Of the wood used for the products, Hall estimates that 40 percent is recycled lumber from Habitat for Humanity, 20 percent is from naturally downed trees downed by high winds, and the remainder comes from renewable growth forests. Hall, who has approximately 70 acres of forested land on his family’s property, says people have a misconception that using trees for lumber is damaging to the environment.
“If you think about it, when you take out some trees from the forest, the other trees around it grow larger and grow healthier and create more foliage,” Hall says of the wood-gathering process. “By cutting some of the smaller trees and using those for lumber, you’re able to increase the growth of the forest rather than decreasing it. If you don’t use the lumber from the tree, the tree just rots away and decomposes. The carbon [dioxide] that the tree took out of the air is released back into the air.”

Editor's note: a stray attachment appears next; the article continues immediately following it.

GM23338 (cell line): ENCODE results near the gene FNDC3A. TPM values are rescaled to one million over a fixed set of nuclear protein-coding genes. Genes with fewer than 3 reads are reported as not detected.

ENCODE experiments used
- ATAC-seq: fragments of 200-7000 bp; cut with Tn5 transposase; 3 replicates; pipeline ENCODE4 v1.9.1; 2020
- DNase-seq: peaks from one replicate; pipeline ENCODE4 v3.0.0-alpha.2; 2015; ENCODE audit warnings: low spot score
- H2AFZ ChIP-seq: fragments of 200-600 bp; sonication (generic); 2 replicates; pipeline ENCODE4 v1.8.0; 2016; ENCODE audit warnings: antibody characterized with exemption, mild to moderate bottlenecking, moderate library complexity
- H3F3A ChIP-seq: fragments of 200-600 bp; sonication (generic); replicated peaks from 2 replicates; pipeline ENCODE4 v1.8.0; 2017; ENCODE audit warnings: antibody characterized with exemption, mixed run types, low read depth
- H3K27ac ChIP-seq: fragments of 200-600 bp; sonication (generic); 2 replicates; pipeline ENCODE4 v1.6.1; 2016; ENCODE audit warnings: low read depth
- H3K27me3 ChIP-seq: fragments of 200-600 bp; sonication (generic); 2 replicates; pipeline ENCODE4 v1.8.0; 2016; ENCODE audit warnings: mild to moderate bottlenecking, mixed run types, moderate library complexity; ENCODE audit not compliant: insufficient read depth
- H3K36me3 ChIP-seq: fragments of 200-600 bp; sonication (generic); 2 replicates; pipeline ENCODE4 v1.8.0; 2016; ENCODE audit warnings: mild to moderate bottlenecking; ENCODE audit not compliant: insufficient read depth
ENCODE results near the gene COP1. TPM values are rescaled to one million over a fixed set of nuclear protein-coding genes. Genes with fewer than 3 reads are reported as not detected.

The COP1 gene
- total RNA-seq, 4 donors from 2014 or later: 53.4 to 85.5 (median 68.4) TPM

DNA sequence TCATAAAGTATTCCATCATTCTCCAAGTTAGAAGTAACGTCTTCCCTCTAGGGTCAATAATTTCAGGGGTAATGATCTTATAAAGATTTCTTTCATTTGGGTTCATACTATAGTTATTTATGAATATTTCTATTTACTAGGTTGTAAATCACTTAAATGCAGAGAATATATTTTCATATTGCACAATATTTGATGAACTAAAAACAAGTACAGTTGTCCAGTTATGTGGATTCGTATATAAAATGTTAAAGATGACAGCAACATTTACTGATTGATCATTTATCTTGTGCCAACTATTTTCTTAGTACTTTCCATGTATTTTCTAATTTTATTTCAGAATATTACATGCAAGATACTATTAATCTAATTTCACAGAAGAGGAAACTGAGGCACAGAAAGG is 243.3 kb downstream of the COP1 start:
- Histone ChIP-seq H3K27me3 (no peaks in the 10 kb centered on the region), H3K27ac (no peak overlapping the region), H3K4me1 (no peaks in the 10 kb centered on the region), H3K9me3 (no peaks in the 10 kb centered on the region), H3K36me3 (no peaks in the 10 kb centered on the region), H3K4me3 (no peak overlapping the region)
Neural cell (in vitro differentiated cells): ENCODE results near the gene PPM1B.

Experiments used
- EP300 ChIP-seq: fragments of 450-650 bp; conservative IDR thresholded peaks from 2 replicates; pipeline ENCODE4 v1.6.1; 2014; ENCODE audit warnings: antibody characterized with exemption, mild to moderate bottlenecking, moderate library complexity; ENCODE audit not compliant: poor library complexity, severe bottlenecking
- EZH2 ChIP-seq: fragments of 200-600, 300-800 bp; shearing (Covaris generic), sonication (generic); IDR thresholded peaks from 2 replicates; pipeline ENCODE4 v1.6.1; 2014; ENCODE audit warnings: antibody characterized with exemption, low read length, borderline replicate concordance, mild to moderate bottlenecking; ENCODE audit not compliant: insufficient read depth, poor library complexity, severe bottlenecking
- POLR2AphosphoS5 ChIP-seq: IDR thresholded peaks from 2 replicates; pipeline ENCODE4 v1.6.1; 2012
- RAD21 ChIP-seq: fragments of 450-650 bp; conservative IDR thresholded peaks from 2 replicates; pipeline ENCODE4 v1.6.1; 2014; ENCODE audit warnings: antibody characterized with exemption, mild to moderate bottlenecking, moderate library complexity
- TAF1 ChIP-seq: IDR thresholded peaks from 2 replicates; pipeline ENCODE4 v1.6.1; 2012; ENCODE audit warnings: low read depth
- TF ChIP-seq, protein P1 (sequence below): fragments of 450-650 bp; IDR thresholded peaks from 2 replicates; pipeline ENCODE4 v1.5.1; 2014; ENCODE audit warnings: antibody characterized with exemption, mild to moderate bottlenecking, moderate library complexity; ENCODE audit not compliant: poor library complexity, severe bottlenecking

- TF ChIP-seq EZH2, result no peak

Tree Frog products do not contain any particleboard. Hall says this sawdust and resin combination doesn’t last nearly as long in furniture pieces compared to pieces that are made from real wood.
“It makes me feel good being green,” Hall says of his furniture. “I’m not harming the environment and am helping out. Plus, it’s just more of a challenge. I’m artistic and want to see what I can do out of recycled materials.”
To see Hall’s work on display, head to the Meike Aton Art Studio (1200 E. Woodhurst Drive, Springfield) on December 14 from 3:30 to 7 p.m.